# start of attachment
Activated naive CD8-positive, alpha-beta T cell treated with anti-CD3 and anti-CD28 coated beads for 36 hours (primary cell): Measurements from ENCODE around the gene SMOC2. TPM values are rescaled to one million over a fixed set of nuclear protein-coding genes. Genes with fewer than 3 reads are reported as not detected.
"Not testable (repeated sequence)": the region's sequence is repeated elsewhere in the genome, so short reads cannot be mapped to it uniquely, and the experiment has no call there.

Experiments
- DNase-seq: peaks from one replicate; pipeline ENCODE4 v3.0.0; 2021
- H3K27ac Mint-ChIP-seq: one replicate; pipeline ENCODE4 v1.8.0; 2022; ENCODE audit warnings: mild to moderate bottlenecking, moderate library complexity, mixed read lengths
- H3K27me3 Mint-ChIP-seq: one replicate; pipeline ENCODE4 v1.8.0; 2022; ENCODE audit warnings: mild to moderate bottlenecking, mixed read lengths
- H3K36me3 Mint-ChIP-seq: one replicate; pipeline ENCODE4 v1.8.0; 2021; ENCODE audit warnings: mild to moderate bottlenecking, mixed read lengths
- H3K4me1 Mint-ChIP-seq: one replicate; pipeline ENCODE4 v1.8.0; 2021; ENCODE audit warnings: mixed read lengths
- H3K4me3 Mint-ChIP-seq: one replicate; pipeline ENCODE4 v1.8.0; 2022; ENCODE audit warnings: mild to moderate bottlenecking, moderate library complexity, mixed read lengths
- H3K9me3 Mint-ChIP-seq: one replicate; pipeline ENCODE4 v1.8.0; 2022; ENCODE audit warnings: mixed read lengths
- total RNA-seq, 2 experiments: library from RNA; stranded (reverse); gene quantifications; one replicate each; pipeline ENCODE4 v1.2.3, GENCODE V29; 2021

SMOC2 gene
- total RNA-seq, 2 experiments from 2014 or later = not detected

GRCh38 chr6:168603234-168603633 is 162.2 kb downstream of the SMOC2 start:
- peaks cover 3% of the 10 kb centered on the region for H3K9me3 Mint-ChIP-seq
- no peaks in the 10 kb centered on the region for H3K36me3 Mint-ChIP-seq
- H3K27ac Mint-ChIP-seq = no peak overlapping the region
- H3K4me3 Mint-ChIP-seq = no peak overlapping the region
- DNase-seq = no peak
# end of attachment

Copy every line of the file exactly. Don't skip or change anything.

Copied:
Activated naive CD8-positive, alpha-beta T cell treated with anti-CD3 and anti-CD28 coated beads for 36 hours (primary cell): Measurements from ENCODE around the gene SMOC2. TPM values are rescaled to one million over a fixed set of nuclear protein-coding genes. Genes with fewer than 3 reads are reported as not detected.
"Not testable (repeated sequence)": the region's sequence is repeated elsewhere in the genome, so short reads cannot be mapped to it uniquely, and the experiment has no call there.

Experiments
- DNase-seq: peaks from one replicate; pipeline ENCODE4 v3.0.0; 2021
- H3K27ac Mint-ChIP-seq: one replicate; pipeline ENCODE4 v1.8.0; 2022; ENCODE audit warnings: mild to moderate bottlenecking, moderate library complexity, mixed read lengths
- H3K27me3 Mint-ChIP-seq: one replicate; pipeline ENCODE4 v1.8.0; 2022; ENCODE audit warnings: mild to moderate bottlenecking, mixed read lengths
- H3K36me3 Mint-ChIP-seq: one replicate; pipeline ENCODE4 v1.8.0; 2021; ENCODE audit warnings: mild to moderate bottlenecking, mixed read lengths
- H3K4me1 Mint-ChIP-seq: one replicate; pipeline ENCODE4 v1.8.0; 2021; ENCODE audit warnings: mixed read lengths
- H3K4me3 Mint-ChIP-seq: one replicate; pipeline ENCODE4 v1.8.0; 2022; ENCODE audit warnings: mild to moderate bottlenecking, moderate library complexity, mixed read lengths
- H3K9me3 Mint-ChIP-seq: one replicate; pipeline ENCODE4 v1.8.0; 2022; ENCODE audit warnings: mixed read lengths
- total RNA-seq, 2 experiments: library from RNA; stranded (reverse); gene quantifications; one replicate each; pipeline ENCODE4 v1.2.3, GENCODE V29; 2021

SMOC2 gene
- total RNA-seq, 2 experiments from 2014 or later = not detected

GRCh38 chr6:168603234-168603633 is 162.2 kb downstream of the SMOC2 start:
- peaks cover 3% of the 10 kb centered on the region for H3K9me3 Mint-ChIP-seq
- no peaks in the 10 kb centered on the region for H3K36me3 Mint-ChIP-seq
- H3K27ac Mint-ChIP-seq = no peak overlapping the region
- H3K4me3 Mint-ChIP-seq = no peak overlapping the region
- DNase-seq = no peak